CALIFORNIA, USA — This story was originally published by CalMatters.
Over the last year, California has enacted strong laws protecting tenants from eviction amid the COVID-19 pandemic. And yet at least 10,000 households have fallen through the cracks.
Tenants were much more likely to be evicted in some parts of the state, partly depending on additional local protections, and those lockouts ramped up over time, especially in 2021, CalMatters found in a recent investigation. Why is that?
On this episode of “Gimme Shelter: The California Housing Crisis Podcast,” CalMatters’ Manuela Tobias and the Los Angeles Times’ Liam Dillon discuss the holes in California’s so-called eviction moratorium — as well as what tenants and landlords should know about the latest ban that goes through Sept. 30 — with the law’s main author, Assemblymember David Chiu, a Democrat from San Francisco.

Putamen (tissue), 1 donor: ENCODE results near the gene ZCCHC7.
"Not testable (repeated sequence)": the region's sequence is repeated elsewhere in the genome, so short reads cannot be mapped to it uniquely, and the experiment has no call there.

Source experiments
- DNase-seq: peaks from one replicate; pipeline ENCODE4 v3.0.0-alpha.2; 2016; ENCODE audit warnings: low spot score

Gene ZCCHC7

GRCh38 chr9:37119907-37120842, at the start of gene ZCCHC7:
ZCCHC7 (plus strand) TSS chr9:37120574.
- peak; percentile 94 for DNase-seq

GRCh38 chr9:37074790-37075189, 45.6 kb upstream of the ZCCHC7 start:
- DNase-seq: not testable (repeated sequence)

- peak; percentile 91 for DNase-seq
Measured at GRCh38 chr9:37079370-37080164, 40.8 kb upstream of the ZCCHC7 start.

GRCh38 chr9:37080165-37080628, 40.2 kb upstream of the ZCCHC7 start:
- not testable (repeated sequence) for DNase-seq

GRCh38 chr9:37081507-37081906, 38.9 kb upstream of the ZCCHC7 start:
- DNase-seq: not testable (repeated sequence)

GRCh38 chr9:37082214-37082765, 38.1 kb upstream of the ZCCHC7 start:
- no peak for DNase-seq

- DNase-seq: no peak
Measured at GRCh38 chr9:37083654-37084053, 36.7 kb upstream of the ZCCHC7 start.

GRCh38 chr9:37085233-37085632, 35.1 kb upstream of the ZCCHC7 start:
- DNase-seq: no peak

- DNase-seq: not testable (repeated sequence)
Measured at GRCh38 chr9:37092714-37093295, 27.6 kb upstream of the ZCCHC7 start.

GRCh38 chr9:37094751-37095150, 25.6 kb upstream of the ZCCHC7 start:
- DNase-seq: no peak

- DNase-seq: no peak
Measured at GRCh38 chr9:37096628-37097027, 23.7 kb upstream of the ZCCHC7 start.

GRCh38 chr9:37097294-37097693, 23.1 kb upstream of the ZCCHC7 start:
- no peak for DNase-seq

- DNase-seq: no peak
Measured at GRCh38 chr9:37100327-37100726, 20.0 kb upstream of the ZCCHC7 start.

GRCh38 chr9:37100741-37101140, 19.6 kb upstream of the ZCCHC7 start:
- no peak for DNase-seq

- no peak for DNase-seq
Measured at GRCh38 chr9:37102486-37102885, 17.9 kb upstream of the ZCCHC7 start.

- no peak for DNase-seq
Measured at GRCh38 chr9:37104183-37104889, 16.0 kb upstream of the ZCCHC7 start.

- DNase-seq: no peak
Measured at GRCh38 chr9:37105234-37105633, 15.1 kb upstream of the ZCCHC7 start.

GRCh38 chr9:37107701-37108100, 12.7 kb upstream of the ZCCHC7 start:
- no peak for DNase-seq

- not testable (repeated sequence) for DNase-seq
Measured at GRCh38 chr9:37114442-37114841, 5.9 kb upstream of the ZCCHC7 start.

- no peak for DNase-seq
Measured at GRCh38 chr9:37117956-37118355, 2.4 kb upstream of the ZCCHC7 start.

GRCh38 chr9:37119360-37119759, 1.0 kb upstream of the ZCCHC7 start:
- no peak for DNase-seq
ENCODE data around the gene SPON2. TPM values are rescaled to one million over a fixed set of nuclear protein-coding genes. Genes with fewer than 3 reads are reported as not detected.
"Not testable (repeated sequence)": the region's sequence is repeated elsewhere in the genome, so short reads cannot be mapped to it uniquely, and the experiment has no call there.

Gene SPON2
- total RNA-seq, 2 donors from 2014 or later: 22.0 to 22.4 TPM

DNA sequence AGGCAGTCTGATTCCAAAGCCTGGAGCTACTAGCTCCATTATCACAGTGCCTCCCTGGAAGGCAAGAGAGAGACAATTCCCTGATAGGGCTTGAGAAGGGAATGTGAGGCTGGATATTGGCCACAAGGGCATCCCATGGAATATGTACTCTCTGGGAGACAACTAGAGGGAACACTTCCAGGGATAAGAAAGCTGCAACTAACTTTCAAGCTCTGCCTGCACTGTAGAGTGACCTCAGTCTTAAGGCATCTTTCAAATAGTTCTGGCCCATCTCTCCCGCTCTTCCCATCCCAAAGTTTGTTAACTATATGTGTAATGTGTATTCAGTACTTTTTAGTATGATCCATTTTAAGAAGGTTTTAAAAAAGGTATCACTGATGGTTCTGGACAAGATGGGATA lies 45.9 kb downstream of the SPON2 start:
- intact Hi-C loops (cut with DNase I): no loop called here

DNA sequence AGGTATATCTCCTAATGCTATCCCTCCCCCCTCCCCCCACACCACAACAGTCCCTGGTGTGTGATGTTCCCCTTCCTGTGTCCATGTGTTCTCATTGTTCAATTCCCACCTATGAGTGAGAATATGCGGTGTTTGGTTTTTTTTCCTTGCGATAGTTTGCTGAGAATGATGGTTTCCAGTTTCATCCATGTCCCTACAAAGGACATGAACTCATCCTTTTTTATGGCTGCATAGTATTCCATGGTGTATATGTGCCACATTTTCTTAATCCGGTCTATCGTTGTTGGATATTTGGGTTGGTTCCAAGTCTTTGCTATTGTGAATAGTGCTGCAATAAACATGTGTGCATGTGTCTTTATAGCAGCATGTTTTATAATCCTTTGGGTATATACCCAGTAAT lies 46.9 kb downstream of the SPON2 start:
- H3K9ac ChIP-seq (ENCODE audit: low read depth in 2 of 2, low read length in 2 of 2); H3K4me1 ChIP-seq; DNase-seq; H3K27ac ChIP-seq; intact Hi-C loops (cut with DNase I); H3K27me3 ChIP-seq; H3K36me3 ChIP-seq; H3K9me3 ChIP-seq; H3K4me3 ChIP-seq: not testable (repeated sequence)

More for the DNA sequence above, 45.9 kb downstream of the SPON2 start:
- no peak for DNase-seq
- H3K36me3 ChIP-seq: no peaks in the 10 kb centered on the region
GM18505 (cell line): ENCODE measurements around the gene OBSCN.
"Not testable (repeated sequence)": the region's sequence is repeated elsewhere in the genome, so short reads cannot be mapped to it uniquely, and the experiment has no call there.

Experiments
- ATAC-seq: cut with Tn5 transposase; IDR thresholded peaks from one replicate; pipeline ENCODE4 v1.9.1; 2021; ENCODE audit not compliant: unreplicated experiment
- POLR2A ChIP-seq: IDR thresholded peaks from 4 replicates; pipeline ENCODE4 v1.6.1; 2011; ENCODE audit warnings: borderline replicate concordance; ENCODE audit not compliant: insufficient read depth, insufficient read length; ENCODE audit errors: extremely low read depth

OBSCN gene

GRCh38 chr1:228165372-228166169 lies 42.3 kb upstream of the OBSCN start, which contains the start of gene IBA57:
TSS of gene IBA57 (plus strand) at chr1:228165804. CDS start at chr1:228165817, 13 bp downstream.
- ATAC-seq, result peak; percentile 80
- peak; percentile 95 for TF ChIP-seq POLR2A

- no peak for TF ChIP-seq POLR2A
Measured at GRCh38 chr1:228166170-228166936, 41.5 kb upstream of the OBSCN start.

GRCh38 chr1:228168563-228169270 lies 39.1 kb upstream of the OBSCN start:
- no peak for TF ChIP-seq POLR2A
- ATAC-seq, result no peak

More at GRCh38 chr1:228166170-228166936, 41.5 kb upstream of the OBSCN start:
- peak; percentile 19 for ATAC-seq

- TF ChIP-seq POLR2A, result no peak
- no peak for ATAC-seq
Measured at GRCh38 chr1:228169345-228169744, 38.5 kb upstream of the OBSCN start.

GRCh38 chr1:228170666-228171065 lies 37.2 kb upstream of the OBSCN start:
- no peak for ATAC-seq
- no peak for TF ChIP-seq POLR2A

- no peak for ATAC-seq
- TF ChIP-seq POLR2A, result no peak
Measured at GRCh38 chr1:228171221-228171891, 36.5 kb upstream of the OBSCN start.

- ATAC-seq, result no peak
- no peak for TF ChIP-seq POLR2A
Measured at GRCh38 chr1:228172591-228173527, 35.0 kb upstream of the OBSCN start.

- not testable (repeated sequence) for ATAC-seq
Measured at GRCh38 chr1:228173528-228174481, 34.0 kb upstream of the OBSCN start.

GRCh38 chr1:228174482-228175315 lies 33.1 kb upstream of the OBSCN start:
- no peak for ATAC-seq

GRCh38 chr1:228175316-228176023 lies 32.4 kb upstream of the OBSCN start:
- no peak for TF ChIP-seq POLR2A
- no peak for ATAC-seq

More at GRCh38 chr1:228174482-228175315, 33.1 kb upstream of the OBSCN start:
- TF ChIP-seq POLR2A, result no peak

Chiu talks about why it has been so difficult and complicated for the state to beef up eviction protections and distribute the billions of dollars available for low-income tenants to catch up on back rent — and how he hopes the new law will address those challenges.
“The next three months is critical,” he said, to speed up rent relief payments funded by $5.2 billion in federal aid. “If we run out of money, all bets are off.”
“What I don’t know is what happens on Sept. 30,” he added, though he fears increased evictions.
Will there be another extension to eviction protections past that date? Chiu said he wanted the moratorium to go to at least the end of the year, but wasn’t able to make that happen in the last-ditch negotiations. He said he hopes the Legislature will debate the issue again before it adjourns on Sept. 10.
But that and other key questions for tenants and landlords remain up in the air.
WATCH RELATED: Legal loopholes allow CA landlords to force tenants out even during eviction moratorium (Feb. 2021)